The amount of available storage space

    Bytes

    RDS

    WriteIOPS

    The average number of disk write I/O operations per second.

    Count/Second

    RDS

     

    Database connections CloudWatch Metrics

    Name

    Description

    Units

    CloudWatch Namespace

    DatabaseConnections

    The number of database connections in use.

    Count

    RDS

    FreeableMemory

    The amount of available random access memory

    Bytes

    RDS

    NetworkReceiveThroughput

    The incoming (Receive) network traffic on the DB instance, including both customer database traffic and Amazon RDS traffic used for monitoring and replication.

    Bytes/Second

    RDS

    NetworkTransmitThroughput

    The outgoing (Transmit) network traffic on the DB instance, including both customer database traffic and Amazon RDS traffic used for monitoring and replication

    Bytes/Second

    RDS

     

    IOPS CloudWatch Metrics

    Name

    Description

    Units

    CloudWatch Namespace

    ReadIOPS

    The average number of disk read I/O operations per second.

    Count/Second

    RDS

    WriteIOPS

    The average number of disk write I/O operations per second.

    Count/Second

    RDS

    DiskQueueDepth

    The number of outstanding IOs (read/write requests) waiting to access the disk

    Count/Second

    RDS

    ReadLatency

    The average amount of time taken per disk I/O operation. 

    Seconds

    RDS

    WriteLatency

    The average amount of bytes written to disk per second. 

    Bytes/Second

    RDS

    Going deeper, the enhanced monitoring: Monitor your processes

    Launched in 2016, RDS Enhanced Monitoring is a feature that enables customers to collect metrics from their database server’s operating system

    By default, CloudWatch gathers metrics about CPU utilization from the hypervisor when Enhanced Monitoring gathers its metrics from an agent directly on the instance. Enhanced Monitoring is particularly useful when you want to see how different processes or threads on your DB instance use the CPU.

    You can enable this option directly on your DB instance when:

    1. You create a DB → In the Configure Advanced Settings page (with the aws console) or through parameters (with terraform)
    2. You create a Read Replica → In the Configure Advanced Settings page (in aws console) or through your terraform code (through a parameter).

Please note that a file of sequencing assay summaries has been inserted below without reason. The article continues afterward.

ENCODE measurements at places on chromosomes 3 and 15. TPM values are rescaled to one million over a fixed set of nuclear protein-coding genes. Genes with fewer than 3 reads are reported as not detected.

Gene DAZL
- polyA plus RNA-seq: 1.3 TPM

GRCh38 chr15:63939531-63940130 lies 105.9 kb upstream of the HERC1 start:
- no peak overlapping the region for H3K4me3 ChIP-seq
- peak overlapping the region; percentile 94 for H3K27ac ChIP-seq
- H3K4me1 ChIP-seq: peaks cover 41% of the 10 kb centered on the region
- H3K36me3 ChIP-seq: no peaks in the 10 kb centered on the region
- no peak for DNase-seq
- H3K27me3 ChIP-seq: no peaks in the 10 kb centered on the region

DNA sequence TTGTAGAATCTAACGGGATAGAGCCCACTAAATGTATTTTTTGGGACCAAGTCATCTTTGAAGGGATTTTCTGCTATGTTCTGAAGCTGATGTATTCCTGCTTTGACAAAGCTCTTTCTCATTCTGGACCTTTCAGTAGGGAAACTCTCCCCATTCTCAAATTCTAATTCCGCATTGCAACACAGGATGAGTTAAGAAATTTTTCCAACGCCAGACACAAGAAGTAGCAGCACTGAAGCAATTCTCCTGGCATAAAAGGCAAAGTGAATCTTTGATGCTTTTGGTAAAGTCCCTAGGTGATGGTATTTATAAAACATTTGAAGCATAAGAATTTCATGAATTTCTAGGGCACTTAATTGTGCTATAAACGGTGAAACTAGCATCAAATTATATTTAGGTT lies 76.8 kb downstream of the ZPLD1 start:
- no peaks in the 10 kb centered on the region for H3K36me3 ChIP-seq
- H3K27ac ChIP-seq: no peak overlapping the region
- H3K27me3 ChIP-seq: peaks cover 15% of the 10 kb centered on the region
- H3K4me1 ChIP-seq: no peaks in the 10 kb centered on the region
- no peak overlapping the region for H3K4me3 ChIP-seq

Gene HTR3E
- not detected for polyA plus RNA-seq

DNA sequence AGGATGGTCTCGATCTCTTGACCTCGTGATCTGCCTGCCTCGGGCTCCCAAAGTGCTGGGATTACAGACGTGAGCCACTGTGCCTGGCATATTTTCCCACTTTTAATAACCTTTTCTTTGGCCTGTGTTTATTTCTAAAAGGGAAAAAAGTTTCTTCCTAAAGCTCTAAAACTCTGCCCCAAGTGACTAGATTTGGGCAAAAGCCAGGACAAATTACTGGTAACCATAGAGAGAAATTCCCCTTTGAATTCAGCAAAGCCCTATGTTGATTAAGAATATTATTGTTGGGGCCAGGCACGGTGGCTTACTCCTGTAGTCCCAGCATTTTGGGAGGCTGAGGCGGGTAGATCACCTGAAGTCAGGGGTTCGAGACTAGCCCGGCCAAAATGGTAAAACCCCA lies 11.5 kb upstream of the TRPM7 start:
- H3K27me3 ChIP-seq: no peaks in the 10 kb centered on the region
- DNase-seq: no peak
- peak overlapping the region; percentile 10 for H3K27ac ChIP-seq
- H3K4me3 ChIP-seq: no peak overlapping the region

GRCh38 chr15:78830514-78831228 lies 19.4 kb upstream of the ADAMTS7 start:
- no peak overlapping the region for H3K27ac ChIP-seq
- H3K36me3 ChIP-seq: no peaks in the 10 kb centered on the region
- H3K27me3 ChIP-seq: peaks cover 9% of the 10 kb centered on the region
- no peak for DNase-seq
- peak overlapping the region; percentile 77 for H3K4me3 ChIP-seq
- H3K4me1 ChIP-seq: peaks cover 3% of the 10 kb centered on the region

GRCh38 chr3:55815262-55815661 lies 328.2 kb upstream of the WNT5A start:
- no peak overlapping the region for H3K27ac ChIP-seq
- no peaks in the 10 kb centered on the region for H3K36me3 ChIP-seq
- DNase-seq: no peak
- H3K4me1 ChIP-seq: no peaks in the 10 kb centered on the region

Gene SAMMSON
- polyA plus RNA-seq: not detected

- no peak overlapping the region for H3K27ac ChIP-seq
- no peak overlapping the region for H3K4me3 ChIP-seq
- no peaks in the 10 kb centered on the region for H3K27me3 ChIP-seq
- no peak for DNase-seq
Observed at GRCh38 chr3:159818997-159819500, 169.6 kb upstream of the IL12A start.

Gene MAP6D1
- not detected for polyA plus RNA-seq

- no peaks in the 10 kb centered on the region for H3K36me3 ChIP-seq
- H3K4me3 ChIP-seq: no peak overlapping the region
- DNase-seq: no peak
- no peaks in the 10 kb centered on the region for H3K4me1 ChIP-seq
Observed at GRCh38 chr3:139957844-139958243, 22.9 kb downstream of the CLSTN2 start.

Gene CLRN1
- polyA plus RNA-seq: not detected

3. You modify a DB Instance → In the Modify DB Instance page or through your terraform code (which will update your DB).

    For your Enhanced Monitoring you’ll need:

    1. Set the Monitoring Role property to the IAM role that you created to permit Amazon RDS to communicate with CloudWatch for you (or either choose Default to have RDS create this role for you)
    2. Set the Granularity property to the interval chosen (1, 5, 10, 15, 30 or 60 seconds)

    Enabling enhanced monitoring will show the following Process list on your RDS instance:

    • RDS child processes - A summary of RDS processes that support the DB instance. 
    • RDS processes - A summary of the resources used by the RDS management agent, diagnostics monitoring processes and other AWS processes that are required to support RDS DB instances.
    • OS processes -A summary of the kernel and system processes (which have a low impact on performance).

    It is also available through CloudWatch, through the Logs section in the navigation pane, you need to select RDSOSMetrics from the list of log groups and then select your desired log stream. It’s based on the following groups:

    • general - Global information about the DB instance.
    • cpuUtilization - CPU and its uses by the DB instance logs.
    • fileSys - File-system logs.
    • loadAverageMinute - Number of processes requesting CPU time.
    • memory - Memory logs
    • network - Network interface and bytes received/uploaded logs
    • processList - CPU, memory used by the processes logs
    • swap - Swap memory logs
    • tasks - Tasks logs

    Find more information about EC2 CloudWatch Metrics and EBS CloudWatch metrics in those two blog posts.

    Now that you understand better RDS types, and which metrics are important to monitor, you may check what is best for your workflow.